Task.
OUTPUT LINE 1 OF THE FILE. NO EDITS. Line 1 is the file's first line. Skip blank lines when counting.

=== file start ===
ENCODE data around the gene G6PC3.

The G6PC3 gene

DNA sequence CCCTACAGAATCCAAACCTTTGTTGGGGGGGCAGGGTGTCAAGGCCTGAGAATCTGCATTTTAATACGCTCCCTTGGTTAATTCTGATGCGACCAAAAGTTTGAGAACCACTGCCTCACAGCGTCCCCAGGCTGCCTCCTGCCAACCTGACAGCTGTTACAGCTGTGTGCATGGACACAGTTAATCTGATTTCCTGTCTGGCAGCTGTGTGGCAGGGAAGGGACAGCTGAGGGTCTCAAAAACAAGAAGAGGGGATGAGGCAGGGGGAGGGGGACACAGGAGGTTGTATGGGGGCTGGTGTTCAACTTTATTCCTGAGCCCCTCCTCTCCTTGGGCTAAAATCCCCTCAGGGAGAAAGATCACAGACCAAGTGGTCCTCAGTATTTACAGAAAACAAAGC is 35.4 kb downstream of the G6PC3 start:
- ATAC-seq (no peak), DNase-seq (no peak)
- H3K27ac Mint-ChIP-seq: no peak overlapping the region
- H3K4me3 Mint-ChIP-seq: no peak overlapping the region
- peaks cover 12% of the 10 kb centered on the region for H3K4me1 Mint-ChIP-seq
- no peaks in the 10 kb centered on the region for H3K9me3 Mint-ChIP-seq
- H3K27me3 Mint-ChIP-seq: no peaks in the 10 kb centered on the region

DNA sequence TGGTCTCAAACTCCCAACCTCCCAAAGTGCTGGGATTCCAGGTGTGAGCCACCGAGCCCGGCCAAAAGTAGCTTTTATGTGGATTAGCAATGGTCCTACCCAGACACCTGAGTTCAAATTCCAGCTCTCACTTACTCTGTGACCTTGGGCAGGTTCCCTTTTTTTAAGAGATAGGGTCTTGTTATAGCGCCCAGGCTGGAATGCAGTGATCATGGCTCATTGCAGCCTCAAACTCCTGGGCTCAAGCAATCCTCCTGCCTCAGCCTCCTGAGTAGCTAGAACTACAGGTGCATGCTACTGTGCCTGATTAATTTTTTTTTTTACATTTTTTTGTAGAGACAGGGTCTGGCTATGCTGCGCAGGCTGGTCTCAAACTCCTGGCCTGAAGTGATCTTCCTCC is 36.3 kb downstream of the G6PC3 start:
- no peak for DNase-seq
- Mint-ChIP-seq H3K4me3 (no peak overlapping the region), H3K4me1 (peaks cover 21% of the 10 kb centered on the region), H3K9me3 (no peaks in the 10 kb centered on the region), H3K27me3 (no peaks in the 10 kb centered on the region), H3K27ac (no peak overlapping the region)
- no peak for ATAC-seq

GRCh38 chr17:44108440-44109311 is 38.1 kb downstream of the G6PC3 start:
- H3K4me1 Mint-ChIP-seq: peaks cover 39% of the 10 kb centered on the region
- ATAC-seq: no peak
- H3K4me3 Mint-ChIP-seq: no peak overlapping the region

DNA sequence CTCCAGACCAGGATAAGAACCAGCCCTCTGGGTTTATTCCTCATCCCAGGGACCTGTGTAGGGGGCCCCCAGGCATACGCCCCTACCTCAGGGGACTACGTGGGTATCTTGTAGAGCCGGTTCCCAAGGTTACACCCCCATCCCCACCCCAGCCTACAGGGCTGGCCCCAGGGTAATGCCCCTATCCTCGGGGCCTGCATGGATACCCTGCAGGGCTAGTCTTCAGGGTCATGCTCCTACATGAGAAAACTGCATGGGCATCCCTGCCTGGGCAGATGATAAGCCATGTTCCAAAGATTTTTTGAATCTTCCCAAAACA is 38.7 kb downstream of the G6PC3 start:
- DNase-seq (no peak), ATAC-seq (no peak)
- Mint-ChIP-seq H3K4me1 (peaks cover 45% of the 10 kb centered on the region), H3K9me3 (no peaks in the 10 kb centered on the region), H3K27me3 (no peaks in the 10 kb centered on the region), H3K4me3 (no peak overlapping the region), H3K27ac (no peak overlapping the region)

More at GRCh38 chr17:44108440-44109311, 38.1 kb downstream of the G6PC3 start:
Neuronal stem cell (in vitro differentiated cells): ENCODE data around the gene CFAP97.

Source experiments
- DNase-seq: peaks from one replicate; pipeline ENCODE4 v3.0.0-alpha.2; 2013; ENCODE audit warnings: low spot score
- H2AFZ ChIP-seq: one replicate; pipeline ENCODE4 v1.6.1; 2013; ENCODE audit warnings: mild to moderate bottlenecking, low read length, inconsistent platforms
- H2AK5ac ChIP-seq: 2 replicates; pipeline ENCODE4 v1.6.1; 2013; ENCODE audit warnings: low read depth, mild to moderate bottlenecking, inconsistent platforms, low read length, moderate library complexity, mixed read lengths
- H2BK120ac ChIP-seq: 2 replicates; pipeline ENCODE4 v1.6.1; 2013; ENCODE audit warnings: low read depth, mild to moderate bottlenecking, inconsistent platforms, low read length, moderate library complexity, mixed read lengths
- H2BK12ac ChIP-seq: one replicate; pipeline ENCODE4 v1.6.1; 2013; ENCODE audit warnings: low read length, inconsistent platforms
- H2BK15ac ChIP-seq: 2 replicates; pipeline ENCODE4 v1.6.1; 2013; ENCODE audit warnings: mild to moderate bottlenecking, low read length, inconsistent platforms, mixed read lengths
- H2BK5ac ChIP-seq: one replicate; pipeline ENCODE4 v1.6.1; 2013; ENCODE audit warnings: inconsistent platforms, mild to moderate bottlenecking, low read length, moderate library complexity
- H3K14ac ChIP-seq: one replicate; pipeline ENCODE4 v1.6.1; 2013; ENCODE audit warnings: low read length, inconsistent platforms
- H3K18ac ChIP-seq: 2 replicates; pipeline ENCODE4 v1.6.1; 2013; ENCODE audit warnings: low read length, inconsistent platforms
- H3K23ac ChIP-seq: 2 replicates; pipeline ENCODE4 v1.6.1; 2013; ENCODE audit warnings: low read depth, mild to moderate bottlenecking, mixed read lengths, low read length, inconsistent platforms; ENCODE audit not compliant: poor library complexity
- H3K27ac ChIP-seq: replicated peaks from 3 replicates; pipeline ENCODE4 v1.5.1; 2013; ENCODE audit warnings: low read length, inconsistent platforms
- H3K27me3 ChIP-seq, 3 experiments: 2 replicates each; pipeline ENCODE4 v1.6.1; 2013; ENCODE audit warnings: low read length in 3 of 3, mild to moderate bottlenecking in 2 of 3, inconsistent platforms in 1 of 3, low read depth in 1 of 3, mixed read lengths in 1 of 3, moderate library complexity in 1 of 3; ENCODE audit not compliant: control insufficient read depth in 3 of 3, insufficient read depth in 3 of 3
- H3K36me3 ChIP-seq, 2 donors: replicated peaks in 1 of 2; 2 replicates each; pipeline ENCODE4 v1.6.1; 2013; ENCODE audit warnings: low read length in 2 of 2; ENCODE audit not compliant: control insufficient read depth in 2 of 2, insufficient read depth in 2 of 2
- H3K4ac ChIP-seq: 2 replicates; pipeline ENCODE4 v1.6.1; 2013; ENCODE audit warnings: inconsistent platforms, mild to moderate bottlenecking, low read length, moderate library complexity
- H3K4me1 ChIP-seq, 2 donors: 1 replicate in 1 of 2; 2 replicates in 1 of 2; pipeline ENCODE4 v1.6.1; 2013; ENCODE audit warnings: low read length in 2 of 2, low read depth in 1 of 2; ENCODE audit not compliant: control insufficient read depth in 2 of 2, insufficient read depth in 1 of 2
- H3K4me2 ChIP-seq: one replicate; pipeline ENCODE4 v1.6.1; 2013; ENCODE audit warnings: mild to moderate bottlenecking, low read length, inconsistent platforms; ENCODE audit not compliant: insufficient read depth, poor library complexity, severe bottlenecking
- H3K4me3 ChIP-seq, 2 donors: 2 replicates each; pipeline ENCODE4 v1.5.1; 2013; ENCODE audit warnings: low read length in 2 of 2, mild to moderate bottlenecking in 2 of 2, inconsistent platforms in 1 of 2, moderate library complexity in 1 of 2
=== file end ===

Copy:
ENCODE data around the gene G6PC3.